Will Maryland Start Imposing Punitive Damages for Drunk Driving?
Most people have some idea of the penalties for drunk driving. Depending on the state, those sanctions can include fines, jail time, the installation of an ignition interlock, and mandatory alcohol treatment. Punishments escalate when the drunk driving causes injury or death. In those cases, felony punishments can apply.
Recent events in Maryland have caused their General Assembly to act. Last December a high-ranking bishop in the Episcopal Church was accused of causing the death of a bicyclist in Baltimore as a result of drunk driving. The uproar has prompted a new bill, Senate Bill 605, which would allow civil punitive damages for drunk driving in certain cases. Essentially, the court could levy fines on a convicted drunk driver and pay the money to the victim.
For punitive damages to apply, the offender would have to be driving with a blood alcohol concentration (BAC) of twice the legal limit, or be driving with a suspended or revoked license.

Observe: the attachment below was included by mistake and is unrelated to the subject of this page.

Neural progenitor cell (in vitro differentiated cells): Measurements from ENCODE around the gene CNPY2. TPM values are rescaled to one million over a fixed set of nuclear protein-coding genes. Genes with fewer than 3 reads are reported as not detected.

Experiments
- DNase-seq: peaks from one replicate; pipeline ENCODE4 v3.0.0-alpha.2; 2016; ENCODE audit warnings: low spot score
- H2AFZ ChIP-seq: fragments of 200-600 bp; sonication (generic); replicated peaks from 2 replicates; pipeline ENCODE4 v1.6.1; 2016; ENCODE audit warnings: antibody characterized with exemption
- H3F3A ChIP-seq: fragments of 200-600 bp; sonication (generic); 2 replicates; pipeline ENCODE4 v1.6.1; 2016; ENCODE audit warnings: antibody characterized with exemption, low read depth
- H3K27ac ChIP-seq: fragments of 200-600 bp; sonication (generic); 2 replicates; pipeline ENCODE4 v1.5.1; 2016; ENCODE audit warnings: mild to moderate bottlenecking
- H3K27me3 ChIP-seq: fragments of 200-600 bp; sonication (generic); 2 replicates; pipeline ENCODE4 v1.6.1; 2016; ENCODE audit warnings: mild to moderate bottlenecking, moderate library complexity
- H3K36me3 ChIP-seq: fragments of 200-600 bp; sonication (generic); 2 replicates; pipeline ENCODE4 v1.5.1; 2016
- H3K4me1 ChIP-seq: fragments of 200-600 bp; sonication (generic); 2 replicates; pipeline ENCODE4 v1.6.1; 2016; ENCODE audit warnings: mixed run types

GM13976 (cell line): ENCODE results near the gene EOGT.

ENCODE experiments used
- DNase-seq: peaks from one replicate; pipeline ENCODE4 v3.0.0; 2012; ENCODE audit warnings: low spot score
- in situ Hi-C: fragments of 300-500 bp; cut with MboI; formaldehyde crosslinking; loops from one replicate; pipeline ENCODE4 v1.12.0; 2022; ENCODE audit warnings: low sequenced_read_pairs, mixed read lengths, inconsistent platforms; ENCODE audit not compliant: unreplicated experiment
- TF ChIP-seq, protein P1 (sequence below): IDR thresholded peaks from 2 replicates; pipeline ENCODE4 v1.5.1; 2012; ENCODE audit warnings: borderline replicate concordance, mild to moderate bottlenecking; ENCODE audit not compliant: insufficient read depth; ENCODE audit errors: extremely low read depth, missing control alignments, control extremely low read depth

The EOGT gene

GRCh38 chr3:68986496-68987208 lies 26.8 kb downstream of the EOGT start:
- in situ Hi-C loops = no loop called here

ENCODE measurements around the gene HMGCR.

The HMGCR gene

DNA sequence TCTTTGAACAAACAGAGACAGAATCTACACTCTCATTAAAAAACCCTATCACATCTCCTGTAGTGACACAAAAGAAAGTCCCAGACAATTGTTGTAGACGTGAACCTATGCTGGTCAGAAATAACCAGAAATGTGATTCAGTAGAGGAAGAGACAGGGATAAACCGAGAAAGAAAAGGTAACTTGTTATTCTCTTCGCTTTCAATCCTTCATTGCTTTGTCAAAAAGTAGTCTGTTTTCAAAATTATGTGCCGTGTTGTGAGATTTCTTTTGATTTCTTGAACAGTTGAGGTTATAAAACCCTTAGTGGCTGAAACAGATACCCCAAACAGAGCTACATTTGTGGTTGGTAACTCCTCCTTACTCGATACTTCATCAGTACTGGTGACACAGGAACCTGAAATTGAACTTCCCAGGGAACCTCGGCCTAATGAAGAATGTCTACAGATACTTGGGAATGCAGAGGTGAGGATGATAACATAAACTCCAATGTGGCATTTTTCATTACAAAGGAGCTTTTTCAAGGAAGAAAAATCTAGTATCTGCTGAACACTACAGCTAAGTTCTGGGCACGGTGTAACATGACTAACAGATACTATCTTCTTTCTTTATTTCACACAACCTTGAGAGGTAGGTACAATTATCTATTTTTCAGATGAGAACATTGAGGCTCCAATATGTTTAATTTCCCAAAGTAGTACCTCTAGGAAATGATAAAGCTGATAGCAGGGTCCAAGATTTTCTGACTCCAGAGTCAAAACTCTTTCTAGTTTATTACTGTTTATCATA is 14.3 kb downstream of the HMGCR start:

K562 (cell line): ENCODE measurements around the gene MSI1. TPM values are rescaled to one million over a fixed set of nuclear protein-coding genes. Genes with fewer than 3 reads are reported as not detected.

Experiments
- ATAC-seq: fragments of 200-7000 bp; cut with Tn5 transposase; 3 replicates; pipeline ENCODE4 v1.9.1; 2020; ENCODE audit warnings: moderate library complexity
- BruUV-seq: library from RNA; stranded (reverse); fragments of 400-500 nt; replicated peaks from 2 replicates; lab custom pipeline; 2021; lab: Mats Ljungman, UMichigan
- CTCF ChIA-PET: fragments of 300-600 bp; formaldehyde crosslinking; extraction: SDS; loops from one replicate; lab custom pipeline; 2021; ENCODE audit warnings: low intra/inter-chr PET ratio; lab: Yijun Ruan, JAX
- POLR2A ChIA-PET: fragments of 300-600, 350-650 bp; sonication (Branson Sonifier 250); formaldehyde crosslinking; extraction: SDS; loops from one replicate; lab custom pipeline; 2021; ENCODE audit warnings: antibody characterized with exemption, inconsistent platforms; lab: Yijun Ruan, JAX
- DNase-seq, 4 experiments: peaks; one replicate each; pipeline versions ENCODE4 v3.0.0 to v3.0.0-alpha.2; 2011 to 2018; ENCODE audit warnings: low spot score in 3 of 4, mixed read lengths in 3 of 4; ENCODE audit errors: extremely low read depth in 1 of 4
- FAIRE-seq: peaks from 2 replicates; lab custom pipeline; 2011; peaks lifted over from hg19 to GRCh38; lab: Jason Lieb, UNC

Punitive damages are payments made over and above fines and standard compensation to victims. They are designed to punish an offender for conduct that either arises from an evil motive, or reckless indifference to others. The latter definition would apply to drunk driving.
The idea of punitive damages against drunk drivers has been debated. Some say that punitive damages are an undeserved reward. Others respond that they are needed as a deterrent.
Today most states have laws that allow punitive damages in at least some drunk driving cases. The reason Maryland is considering them now is the growing recognition that drunk driving is not just a crime, but a disregarding of the rights of others. To drive while impaired is to knowingly place others at risk. It took a high-profile court case to prompt action, but perhaps the added deterrent of punitive damages will keep some motorists from making the reckless decision to drink and drive.